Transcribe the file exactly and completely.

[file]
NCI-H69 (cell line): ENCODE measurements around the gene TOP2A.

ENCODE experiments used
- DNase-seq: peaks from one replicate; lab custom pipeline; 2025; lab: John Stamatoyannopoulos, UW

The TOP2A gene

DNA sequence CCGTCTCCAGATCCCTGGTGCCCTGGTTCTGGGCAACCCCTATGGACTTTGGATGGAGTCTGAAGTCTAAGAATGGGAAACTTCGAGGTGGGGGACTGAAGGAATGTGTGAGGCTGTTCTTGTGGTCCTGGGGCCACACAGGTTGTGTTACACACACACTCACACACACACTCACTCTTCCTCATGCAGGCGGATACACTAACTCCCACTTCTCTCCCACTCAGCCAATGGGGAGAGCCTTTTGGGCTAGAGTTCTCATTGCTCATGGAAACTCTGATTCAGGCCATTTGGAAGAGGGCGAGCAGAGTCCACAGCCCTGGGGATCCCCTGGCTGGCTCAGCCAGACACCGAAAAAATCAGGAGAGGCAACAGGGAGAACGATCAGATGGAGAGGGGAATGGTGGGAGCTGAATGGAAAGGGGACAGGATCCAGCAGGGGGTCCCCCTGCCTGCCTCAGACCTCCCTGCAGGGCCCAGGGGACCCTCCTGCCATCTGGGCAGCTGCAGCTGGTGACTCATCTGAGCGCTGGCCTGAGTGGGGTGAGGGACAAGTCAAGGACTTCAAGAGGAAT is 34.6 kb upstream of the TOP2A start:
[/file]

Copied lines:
NCI-H69 (cell line): ENCODE measurements around the gene TOP2A.

ENCODE experiments used
- DNase-seq: peaks from one replicate; lab custom pipeline; 2025; lab: John Stamatoyannopoulos, UW

The TOP2A gene

DNA sequence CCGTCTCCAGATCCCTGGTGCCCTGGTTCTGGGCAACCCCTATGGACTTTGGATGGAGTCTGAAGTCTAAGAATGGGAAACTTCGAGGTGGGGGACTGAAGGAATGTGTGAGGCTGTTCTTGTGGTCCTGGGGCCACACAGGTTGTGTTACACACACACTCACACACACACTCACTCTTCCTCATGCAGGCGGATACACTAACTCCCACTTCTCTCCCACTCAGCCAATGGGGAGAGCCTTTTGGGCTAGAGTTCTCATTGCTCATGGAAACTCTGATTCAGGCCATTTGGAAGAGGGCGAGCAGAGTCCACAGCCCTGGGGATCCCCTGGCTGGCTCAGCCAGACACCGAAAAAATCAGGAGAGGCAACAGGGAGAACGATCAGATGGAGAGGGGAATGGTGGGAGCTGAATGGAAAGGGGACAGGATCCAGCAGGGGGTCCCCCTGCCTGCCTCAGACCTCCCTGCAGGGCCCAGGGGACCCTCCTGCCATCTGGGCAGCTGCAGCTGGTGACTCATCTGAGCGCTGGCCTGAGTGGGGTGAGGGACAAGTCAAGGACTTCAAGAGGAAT is 34.6 kb upstream of the TOP2A start: